Change of Consonants – Phonetics

If vowels are the airwaves of language (though hold them for long enough, and water will collect in your mouth), then consonants are the flesh of language: the lips and tongue. We make the consonantal sounds by obstructing the flow of air through our mouths with the lips or tongue, sometimes with voice (for example, the letter b), sometimes without (its phonetic pair, the letter p).

 

According to where the consonants are pronounced in the mouth, they are divided into seven phonetic pairs. These pairs are extremely important in order to understand and make word connections in the English language, they form the basis of all word connections. They are:

 

b-p     d-t     f-v     g-k     l-r     m-n     s-z

 

There is also a very strong connection between the letters b-v-w (in modern Greek b is v, in Spanish v is b, in Latin v is w and in German w is v). This enables me to connect b/w-f (through the intermediary of v).

 

And finally, there are in English three apparently redundant consonants: c, q and x. The letter q represents k; x represents ks; and c represents k or s. This enables me to connect c-g/z.

 

Let us look at some examples. Word connections can be very mundane. An example of the phonetic pair b-p would be table and plate. A more theological example would be Babel and apple, two temptations that man succumbed to in the Book of Genesis, eating of the fruit of the tree of the knowledge of good and evil, and then building a tower to rival heaven.

 

The phonetic pair d-t gives us bride and tribe, or child and light (remember how the letter c can be connected with g/z). Going back to Calderón de la Barca’s play Life Is a Dream, we see a connection between dream and matter. One of my favourite connections is rewind and winter (summer is resume).

 

On to f-v: the word devil has many connections. By repeating a letter, we have defile and fiddle, though my preferred connection (using the phonetic pair l-r) is differ: while the father would gather us together, the devil would make us differ.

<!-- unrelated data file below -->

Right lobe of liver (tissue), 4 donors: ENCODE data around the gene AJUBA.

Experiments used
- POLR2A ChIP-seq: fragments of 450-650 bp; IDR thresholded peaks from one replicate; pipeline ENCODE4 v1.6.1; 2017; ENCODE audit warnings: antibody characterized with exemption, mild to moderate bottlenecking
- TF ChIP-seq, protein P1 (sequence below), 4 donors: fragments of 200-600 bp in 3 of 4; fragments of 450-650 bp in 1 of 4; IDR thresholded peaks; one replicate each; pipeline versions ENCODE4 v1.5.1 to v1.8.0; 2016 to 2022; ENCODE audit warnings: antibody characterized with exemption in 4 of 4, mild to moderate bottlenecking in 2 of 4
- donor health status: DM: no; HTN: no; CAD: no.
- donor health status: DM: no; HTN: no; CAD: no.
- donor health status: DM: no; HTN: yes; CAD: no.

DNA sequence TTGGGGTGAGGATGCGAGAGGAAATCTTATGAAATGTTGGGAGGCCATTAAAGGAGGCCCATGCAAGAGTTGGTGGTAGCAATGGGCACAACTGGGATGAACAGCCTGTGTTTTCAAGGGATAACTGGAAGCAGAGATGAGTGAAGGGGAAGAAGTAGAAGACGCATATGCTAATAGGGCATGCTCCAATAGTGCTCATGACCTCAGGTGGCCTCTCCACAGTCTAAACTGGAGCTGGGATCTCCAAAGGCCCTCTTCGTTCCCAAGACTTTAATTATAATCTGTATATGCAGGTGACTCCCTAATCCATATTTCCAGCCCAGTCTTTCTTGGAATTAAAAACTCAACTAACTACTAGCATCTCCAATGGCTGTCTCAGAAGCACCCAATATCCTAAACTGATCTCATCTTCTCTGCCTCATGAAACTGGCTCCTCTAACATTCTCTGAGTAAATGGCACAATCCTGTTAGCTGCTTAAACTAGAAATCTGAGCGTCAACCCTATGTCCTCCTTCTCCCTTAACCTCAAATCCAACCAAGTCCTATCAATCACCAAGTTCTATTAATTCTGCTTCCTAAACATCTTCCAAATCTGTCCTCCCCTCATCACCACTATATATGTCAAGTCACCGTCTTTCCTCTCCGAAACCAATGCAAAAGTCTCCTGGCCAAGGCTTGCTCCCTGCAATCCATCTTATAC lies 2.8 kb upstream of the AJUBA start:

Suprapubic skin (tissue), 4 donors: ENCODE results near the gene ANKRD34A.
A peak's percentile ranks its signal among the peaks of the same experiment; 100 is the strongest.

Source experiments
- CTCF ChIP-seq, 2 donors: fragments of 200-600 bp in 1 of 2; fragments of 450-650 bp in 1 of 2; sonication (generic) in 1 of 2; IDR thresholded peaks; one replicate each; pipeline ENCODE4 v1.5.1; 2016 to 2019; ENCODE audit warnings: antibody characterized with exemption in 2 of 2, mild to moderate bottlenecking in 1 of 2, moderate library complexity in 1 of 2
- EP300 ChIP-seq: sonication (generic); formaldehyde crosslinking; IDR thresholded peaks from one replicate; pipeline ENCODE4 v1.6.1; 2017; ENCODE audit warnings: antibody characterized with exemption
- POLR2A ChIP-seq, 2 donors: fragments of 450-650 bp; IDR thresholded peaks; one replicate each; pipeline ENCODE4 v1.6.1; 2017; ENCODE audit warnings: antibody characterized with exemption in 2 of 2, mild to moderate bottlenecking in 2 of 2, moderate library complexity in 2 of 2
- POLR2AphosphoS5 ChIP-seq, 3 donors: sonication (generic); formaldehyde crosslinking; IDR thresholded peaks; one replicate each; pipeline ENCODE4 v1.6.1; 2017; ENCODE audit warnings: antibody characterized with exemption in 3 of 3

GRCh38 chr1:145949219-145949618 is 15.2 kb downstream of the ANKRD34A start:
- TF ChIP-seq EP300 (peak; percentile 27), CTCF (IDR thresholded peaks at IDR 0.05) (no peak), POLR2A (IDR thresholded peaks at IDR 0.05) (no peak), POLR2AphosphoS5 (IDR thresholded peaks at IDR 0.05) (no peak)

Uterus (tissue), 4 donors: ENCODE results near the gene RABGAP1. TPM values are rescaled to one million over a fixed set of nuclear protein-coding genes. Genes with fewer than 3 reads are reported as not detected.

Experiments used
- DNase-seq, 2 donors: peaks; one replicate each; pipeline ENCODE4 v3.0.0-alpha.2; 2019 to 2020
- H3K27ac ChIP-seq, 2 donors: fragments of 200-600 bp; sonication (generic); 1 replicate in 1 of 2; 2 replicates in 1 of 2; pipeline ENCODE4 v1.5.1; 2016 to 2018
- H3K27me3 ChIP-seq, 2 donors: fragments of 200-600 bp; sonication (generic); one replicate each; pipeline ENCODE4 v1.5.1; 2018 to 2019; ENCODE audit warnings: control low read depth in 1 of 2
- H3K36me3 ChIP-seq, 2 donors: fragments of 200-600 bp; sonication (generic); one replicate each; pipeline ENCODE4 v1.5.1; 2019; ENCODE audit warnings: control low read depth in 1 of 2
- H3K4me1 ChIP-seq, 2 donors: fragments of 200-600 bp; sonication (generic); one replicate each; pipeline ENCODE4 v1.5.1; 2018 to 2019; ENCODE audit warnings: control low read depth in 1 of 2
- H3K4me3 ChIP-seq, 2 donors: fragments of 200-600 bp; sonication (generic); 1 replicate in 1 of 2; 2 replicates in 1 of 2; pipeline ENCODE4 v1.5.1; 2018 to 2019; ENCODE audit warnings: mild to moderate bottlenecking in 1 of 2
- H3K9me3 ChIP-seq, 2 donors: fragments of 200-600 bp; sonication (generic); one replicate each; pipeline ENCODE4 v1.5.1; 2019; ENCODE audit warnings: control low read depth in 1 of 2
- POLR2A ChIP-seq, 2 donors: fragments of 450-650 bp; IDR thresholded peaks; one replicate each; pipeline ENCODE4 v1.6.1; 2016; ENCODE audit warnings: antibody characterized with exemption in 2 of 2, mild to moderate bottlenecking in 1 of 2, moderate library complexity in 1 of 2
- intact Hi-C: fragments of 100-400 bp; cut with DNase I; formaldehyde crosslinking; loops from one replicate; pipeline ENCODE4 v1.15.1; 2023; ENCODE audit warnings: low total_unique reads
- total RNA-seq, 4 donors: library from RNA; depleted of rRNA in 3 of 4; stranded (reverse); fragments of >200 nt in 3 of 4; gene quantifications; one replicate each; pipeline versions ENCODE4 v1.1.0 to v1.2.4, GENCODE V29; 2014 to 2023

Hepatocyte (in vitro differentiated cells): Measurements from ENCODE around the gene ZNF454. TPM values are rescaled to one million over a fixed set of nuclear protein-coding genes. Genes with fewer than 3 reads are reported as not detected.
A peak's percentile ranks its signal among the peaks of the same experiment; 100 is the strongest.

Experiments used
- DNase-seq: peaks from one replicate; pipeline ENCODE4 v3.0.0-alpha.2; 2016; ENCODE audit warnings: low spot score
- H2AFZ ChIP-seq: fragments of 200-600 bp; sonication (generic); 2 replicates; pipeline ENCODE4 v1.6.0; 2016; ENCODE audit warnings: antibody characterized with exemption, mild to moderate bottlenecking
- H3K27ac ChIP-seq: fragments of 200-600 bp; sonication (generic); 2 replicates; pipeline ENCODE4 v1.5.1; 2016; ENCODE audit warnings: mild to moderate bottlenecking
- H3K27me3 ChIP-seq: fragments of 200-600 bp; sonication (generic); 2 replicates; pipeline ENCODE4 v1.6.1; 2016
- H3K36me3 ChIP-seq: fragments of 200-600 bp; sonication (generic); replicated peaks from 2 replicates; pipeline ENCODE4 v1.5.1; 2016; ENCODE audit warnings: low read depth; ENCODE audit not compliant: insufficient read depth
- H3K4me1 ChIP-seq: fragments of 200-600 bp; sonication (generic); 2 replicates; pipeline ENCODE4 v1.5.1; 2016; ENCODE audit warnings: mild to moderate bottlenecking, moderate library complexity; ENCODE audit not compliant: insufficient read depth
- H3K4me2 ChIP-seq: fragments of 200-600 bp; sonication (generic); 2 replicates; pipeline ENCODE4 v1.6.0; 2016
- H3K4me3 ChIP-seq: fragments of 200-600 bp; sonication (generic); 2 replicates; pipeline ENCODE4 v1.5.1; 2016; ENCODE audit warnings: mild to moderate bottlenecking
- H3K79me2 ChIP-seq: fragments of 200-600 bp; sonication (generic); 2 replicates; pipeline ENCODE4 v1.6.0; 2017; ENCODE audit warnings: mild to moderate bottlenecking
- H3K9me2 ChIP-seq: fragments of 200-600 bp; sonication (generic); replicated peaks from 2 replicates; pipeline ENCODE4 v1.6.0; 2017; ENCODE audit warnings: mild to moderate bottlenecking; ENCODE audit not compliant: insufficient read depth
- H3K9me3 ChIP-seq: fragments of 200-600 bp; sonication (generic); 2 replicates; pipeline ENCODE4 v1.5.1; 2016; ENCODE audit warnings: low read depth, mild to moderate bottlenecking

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On to g-k: think of a gale on a lake, or green energy, which is meant to be clean (again, c-g, I must also use l-r and a vowel pair, a-e; by the way, it is clear that the word green is contained in energy, with the subtraction of a letter, y, the semi-consonant that corresponds to the vowel I, the ego).

 

The phonetic pair l-r gives us life and fire (both of which are in rifle, which produces fire and is designed to take a life). A further example would be nail and rain (the image of rain can also be seen in hair). Apple and pear is another good example.

 

For m-n, we have planet, which can be connected to temple (vowel pair a-e) and template (repetition of e and t). This might make us think a little about our treatment of this planet. For s-z, we have eros and zero, a humbleness to love.

 

If we accept the eighth pair (or triplet), b-v-w, we can connect lover and revolve with flower through the intermediary of v. Flowers are lovers, and they can certainly turn heads! We might also connect breast and starve; without nourishment, we starve (see also fast and feast; starve is in harvest).

 

Can you make any connections with the following words, using the phonetic pairs?

 

3.0) ankle

3.1) law

3.2) temper

 

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